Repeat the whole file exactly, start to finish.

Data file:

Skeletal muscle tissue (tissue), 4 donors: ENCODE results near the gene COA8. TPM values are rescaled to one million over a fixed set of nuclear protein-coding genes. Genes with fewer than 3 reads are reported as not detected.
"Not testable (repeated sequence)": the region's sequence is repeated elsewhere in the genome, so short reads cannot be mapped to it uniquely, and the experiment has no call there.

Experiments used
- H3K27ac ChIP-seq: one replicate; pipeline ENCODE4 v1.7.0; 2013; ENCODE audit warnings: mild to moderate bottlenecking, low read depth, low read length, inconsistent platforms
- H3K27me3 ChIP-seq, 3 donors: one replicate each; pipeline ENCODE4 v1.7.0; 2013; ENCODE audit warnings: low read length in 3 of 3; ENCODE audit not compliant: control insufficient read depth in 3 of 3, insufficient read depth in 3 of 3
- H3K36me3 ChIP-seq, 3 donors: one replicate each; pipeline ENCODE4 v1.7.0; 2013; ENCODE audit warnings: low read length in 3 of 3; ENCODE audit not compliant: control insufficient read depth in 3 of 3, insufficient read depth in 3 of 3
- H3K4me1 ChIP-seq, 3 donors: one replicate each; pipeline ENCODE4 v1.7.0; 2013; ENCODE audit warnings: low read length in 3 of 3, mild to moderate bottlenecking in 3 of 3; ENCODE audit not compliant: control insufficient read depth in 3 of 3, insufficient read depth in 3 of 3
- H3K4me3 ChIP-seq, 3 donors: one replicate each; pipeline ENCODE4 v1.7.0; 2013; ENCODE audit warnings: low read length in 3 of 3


Skeletal muscle tissue (tissue), 4 donors: ENCODE results near the gene COA8. TPM values are rescaled to one million over a fixed set of nuclear protein-coding genes. Genes with fewer than 3 reads are reported as not detected.
"Not testable (repeated sequence)": the region's sequence is repeated elsewhere in the genome, so short reads cannot be mapped to it uniquely, and the experiment has no call there.

Experiments used
- H3K27ac ChIP-seq: one replicate; pipeline ENCODE4 v1.7.0; 2013; ENCODE audit warnings: mild to moderate bottlenecking, low read depth, low read length, inconsistent platforms
- H3K27me3 ChIP-seq, 3 donors: one replicate each; pipeline ENCODE4 v1.7.0; 2013; ENCODE audit warnings: low read length in 3 of 3; ENCODE audit not compliant: control insufficient read depth in 3 of 3, insufficient read depth in 3 of 3
- H3K36me3 ChIP-seq, 3 donors: one replicate each; pipeline ENCODE4 v1.7.0; 2013; ENCODE audit warnings: low read length in 3 of 3; ENCODE audit not compliant: control insufficient read depth in 3 of 3, insufficient read depth in 3 of 3
- H3K4me1 ChIP-seq, 3 donors: one replicate each; pipeline ENCODE4 v1.7.0; 2013; ENCODE audit warnings: low read length in 3 of 3, mild to moderate bottlenecking in 3 of 3; ENCODE audit not compliant: control insufficient read depth in 3 of 3, insufficient read depth in 3 of 3
- H3K4me3 ChIP-seq, 3 donors: one replicate each; pipeline ENCODE4 v1.7.0; 2013; ENCODE audit warnings: low read length in 3 of 3